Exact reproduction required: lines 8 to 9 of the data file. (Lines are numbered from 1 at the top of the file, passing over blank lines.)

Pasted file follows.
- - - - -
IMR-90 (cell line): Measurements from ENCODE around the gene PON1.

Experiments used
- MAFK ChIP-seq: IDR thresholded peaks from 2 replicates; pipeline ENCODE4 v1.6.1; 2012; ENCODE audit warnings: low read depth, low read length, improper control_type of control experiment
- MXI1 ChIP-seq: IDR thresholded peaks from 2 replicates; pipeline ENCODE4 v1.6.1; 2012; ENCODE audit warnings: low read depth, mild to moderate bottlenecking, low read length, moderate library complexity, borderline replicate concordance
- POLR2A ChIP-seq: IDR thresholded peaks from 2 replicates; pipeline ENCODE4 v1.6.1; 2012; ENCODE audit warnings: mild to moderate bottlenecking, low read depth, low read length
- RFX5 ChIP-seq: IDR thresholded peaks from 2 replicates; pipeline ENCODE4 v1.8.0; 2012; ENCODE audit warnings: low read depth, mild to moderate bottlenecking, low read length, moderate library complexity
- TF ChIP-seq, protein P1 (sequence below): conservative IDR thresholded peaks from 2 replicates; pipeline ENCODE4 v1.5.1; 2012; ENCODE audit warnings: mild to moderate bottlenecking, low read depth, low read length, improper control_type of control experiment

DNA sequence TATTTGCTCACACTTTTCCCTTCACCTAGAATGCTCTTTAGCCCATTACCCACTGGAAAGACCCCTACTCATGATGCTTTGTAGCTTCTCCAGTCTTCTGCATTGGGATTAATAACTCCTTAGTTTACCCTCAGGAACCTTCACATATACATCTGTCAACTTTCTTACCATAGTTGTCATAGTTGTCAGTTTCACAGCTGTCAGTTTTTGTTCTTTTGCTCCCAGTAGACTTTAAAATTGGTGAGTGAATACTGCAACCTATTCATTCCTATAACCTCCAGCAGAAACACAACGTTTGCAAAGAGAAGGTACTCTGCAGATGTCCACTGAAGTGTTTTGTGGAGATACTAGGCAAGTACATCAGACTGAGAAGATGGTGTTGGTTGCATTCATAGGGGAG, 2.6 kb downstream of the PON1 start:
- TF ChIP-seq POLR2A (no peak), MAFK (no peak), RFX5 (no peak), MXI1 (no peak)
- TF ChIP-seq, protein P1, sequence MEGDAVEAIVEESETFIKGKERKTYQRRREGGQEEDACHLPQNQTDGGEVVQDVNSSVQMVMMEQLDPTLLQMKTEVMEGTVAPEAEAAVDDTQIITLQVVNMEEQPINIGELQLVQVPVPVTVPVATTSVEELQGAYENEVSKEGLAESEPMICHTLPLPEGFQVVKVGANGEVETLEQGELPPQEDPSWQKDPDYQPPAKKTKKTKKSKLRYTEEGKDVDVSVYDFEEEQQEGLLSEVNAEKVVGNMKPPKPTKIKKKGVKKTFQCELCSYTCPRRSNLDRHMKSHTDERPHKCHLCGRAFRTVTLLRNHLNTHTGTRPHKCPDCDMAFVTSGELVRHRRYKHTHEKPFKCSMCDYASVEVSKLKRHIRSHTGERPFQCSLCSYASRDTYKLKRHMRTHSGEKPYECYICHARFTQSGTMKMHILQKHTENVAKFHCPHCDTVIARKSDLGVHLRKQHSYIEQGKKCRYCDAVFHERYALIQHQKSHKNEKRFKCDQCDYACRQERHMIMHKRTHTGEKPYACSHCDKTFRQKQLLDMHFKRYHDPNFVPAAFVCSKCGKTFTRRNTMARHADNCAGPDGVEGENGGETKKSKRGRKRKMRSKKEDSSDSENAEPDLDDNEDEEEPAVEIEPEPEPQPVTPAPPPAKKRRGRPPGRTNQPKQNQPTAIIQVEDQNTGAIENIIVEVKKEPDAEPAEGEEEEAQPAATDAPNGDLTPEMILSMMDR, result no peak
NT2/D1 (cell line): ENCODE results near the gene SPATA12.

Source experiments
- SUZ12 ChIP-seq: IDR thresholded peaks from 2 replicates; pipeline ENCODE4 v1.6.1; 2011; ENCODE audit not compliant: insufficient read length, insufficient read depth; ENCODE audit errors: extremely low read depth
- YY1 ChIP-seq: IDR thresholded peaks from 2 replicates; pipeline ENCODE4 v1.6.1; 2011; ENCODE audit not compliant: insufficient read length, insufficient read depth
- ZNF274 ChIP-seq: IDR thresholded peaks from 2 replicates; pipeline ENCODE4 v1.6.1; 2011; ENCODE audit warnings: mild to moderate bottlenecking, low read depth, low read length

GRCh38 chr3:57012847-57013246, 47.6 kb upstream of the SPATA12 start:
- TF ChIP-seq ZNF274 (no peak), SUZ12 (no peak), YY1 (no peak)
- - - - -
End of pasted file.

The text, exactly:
DNA sequence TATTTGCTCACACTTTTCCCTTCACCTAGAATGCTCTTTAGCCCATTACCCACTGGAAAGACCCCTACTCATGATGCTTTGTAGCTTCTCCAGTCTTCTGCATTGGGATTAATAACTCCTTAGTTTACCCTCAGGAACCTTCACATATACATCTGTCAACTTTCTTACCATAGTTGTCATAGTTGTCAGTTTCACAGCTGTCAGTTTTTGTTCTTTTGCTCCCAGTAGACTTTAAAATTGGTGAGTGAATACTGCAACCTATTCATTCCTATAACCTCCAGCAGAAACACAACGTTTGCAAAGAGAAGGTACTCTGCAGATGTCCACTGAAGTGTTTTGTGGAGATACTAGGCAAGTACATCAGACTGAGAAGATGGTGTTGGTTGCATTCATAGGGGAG, 2.6 kb downstream of the PON1 start:
- TF ChIP-seq POLR2A (no peak), MAFK (no peak), RFX5 (no peak), MXI1 (no peak)